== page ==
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London Round Up: The Brixton

Where else in London can you find a display of salmon-fed shark and big cardboard boxes where dwell gigantic and still creeping snails. Or? Many shelves of stamina conquering root tonic!??


But, if you’re not into that sort of things, there is still a wide selection of Supermalt (which my cat has grown to love).

And, if you’re still not into this sort of things, there is a great, casual, unpretentious neighbourhood of quirky shops and independent restaurants. Kaosarn has already won me over. So did the vibe of multicultural eclecticism of Brixton itself. The market here is full of exotic ingredients, while stall merchants are willing to share ideas of what to do with them.

(Enough convincing).



Mama Lan Supper Club on Urbanspoon

Rating 3.5/5

Mama Lan occupies a little corner in Brixton Village market and prides itself in turning out well-done, home-made Beijing dumplings (£4.50-6 for 5 pieces), its own brew of tea and a small selection of street delicacies. This makes the menu ideal for snacks and grazing, rather than a proper *big* meal.

I sampled Pork and Chinese Leaf (£4.50) and Beef and Spring Onions (£4.50), both of which were served with crunchy, mildly pickled vegetable bites. Both were good. The casing of the dumplings was pleasantly chewy and fried for light crispy-ness. My preference, however, was the Pork and Chinese Leaf, which had a clearer taste. The filling of Beef and Spring Onions was a little too rich in soy sauce infusion and I couldn’t taste much of the beef itself. My other criticism would be that the dumplings I had weren’t very deep-filled, though for the value and taste satisfaction I could overlook that.




Okan on Urbanspoon

Rating 3/5

Okan serves up Osaka-style okonomiyaki (that is, a Japanese cabbage-based pancake with whatever-you-like toppings) and yakisoba (that is, egg noodle stir fried with okonomiyaki sauce). There are 11 toppings available for okonomiyaki (£6.50-8.25) and 4 variations of yakisoba (£6.75-7.25). The restaurant itself is small and very canteen-like – wooden tables and benches – and you can observe the chefs in action from the hot plate adjacent to the entrance.

I opted for Kimchee and Pork (£7.95) which was fine but not spectacularly brilliant. The pancake itself was not round and rough around the edge; the cabbage was slightly wet; the sauce, which is usually the key of a great okonomiyaki + yakisoba, was loose and could have done with more zing and sweetness. My Squid Yakisoba (£7.25) also turned out wet. The noodle, though not overdone, would merit less cooking time for better texture. The squid was perfectly sauteed.


Fish, Wings & Tings on Urbanspoon

Rating 2.5/5

I am not a great connoisseur of Jamaican cuisine and Fish, Wings & Tings with its popular Jamaican offerings – say, goat curry and jerk chicken – did not quite do it for me. The menu, consisting of “Small Tings” (£4.50-6) and “Big Tings” (£6-9), is a good orientation to Jamaican spirits. But, I walked into the place on one of its busiest days. The operation was suffering from high demands and I from a very slow service.

Goat Roti (£7) was an adequately filled parcel of goat curry, chickpeas, potatoes, pumpkins and beans. The roti which was made in house was rustic and tasty enough; the filling contained too much vegetables and too little goat; the base of the curry itself lacked punches of spices. Jerk Chicken (£7.50) was served with tamarind BBQ sauce, pineapple & mango chutney, coleslaw and rice. I found the chicken also lacking in dimension and application of jerk seasoning. The tamarind BBQ sauce was cloyingly sweet, which became even sweeter when taken with the fruity chutney. The kitchen ran out of rice and supplemented it with roti instead.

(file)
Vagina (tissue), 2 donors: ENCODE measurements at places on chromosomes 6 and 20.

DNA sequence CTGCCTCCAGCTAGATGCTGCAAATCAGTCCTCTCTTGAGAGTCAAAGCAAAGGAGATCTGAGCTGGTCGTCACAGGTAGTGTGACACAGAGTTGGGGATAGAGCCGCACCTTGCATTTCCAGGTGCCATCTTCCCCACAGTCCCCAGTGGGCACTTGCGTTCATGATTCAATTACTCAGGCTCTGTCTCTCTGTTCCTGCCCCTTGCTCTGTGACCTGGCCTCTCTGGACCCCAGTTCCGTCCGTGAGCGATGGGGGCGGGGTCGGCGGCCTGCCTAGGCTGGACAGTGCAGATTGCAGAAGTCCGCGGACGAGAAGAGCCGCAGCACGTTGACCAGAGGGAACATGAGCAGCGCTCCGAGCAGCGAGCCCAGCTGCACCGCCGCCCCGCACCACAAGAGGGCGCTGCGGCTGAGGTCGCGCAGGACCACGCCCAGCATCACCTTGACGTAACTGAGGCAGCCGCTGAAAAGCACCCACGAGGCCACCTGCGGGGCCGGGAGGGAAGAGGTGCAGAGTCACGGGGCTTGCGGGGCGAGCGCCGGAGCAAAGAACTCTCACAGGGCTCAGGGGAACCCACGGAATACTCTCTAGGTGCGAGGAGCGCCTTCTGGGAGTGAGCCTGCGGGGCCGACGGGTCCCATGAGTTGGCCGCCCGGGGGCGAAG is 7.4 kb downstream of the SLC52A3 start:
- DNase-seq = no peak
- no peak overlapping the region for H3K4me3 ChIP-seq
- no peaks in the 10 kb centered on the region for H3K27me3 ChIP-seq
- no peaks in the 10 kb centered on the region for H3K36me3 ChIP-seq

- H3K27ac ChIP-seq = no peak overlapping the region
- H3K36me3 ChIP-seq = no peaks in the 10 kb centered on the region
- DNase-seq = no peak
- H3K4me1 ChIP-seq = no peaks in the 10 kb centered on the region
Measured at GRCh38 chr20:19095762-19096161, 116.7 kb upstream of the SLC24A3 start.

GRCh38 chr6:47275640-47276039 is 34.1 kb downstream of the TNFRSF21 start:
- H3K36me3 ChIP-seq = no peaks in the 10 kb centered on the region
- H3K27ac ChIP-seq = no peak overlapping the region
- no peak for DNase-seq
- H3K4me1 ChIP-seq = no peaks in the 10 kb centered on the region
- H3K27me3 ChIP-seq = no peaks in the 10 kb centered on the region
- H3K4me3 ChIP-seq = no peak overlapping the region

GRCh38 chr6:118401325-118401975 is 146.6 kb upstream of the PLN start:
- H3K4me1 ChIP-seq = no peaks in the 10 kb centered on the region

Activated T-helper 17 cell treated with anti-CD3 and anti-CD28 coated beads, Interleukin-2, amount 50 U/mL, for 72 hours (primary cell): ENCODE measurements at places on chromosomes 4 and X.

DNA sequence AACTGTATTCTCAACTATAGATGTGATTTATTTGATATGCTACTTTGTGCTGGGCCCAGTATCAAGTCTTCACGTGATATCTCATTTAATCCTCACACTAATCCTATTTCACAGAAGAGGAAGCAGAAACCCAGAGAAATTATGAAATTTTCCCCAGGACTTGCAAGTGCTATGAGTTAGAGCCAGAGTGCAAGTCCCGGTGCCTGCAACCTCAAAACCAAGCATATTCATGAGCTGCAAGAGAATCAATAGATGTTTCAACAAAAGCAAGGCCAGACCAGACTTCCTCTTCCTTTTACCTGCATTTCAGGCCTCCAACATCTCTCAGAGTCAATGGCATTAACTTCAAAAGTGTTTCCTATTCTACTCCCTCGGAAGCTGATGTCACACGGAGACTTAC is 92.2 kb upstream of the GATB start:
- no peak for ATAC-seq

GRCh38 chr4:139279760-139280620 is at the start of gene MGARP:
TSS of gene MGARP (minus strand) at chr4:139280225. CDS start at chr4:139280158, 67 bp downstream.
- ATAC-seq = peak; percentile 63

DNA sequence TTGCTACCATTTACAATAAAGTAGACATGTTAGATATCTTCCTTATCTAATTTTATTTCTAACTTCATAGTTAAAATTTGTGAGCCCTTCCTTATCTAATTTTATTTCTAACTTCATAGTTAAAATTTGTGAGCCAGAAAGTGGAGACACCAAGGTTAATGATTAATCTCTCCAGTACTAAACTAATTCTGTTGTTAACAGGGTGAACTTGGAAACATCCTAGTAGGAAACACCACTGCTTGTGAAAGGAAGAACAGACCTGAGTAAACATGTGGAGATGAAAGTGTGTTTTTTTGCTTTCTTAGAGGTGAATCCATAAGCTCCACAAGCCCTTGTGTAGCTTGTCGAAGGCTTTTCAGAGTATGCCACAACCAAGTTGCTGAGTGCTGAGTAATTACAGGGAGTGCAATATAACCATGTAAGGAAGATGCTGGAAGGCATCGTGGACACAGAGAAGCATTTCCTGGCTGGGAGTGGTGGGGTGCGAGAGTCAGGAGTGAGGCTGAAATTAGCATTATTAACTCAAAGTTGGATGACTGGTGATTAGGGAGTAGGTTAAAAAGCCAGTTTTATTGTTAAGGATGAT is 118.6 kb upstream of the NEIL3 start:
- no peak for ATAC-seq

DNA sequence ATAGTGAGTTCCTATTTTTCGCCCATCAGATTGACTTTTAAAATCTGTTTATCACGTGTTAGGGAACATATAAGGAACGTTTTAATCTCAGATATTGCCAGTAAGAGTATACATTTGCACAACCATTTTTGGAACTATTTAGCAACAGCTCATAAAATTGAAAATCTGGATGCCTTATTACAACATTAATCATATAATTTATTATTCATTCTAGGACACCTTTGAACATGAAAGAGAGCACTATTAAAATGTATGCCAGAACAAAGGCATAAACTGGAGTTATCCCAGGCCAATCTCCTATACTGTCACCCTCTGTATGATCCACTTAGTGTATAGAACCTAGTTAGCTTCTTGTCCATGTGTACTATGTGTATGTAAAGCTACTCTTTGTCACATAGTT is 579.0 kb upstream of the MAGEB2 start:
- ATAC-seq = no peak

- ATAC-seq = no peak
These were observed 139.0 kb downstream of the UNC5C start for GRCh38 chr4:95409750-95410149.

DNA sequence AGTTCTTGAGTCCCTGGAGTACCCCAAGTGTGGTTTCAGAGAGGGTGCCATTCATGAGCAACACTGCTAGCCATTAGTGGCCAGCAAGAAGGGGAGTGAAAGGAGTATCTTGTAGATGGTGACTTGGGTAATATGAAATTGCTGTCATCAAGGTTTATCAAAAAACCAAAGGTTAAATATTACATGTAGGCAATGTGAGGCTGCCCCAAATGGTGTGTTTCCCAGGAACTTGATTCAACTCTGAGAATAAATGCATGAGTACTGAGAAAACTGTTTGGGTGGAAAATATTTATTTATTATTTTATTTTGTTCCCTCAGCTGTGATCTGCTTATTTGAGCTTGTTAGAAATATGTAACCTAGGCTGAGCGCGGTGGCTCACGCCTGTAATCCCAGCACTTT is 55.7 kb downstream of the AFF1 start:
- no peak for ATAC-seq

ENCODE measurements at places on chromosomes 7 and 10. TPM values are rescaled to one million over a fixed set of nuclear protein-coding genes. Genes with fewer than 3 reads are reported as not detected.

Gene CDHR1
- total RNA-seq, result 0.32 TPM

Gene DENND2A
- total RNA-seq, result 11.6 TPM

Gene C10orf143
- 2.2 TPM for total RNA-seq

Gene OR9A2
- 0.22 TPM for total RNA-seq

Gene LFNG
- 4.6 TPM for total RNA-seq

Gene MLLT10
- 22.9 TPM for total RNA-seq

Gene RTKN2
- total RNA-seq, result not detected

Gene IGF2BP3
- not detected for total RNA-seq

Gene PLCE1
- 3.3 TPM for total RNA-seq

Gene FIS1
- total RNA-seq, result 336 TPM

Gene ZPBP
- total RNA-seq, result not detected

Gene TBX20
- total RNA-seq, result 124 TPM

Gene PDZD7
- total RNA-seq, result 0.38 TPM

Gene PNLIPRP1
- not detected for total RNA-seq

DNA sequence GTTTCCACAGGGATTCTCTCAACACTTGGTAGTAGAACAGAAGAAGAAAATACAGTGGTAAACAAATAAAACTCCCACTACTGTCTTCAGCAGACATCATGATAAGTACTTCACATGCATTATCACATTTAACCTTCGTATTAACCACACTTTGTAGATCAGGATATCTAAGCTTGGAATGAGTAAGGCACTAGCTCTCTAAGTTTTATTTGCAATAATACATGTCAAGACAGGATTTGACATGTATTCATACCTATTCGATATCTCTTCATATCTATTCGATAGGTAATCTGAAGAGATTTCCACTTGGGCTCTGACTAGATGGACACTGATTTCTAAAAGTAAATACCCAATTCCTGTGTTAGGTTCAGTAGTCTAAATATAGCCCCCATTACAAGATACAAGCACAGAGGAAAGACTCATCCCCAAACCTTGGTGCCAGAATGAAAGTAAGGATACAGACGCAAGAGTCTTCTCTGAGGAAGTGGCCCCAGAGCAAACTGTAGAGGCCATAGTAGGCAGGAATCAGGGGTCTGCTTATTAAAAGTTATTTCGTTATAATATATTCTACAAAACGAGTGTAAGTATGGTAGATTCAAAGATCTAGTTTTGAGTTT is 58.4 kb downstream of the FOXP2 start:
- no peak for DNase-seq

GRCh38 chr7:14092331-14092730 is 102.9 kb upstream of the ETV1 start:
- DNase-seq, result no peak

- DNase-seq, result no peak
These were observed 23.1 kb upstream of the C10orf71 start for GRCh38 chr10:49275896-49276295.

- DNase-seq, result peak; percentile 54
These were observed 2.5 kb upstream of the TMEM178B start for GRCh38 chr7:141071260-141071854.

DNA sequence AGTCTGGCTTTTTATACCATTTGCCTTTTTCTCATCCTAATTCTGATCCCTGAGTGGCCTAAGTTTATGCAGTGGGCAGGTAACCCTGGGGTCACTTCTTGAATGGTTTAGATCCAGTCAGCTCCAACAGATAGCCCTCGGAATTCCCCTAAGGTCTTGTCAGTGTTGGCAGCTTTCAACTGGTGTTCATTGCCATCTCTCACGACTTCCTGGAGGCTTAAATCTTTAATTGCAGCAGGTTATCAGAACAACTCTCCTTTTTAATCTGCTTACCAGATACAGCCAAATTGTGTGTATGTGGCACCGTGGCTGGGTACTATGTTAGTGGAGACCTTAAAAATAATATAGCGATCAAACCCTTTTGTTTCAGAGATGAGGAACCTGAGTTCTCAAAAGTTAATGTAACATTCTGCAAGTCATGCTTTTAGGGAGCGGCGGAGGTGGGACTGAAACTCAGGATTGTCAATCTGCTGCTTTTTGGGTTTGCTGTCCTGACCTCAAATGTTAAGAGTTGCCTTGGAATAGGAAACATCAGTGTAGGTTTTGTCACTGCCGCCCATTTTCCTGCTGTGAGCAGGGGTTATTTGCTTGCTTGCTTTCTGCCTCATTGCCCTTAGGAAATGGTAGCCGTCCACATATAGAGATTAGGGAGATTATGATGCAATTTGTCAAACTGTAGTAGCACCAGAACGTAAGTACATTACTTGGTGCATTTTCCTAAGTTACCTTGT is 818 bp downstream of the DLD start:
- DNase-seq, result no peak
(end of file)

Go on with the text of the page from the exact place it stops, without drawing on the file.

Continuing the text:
El Rancho de Lalo on Urbanspoon

RATING: 3.5/5

I am also not a great connoisseur of Colombian cuisine but El Rancho de Lalo did it all for me. The restaurant in comparison with its trendy neighbours, boasts an authentic, albeit *un-cool* look. Peeping in, you’ll see a row of hanging sausages, an open kitchen and many friendly faces. The menu itself is vast and meat-oriented. The starters cost between £3.50-5; the mains (served with rice and salad) £9-12; and the sides £1-3.50. There is also a good variety of Colombian juices and drinks.

The portion size at El Rancho was humongous. Empanada (£4.30) was stuffed to the brink of explosion. The beef and potato filling was full of flavours; the ratio was pro-beef; and the result was moreish robustness. The casing also crackled! Moving on to Tamal (£9) – a corn dough mixture with chicken, pork and veg wrapped in banana leaves and steamed – I found it too much of a delicacy to instantaneously fall in love with. That said, the tamal itself was skilfully steamed and the kitchen was generous with the meaty bits, but overall, the taste of starchy corn dough and the scent of banana leaf was too dominant for my liking. Picada (£10) – a mountain of grilled beef steak, pork steak, pork sausages and deep fried pork belly, with corn bread, plantain and salad (!!!) – was a heaven for meat lovers. The meat was moist; the pork belly crunchy; the sausages containing herbs and porky chunks was nicely charred for a perfectly crispy snap. Monumental satisfaction. I moped it down with El Rancho’s fresh, home-made salsa. (This was a killer for those loving feisty chilli heat)!! There were desserts but I had no more room.





Unit 18, Brixton Village
Coldharbour Lane



Unit 39, Brixton Village
[same as above]



Unit 79, Brixton Village
[same as above]



Unit 94-95, Brixton Village
[same as above]



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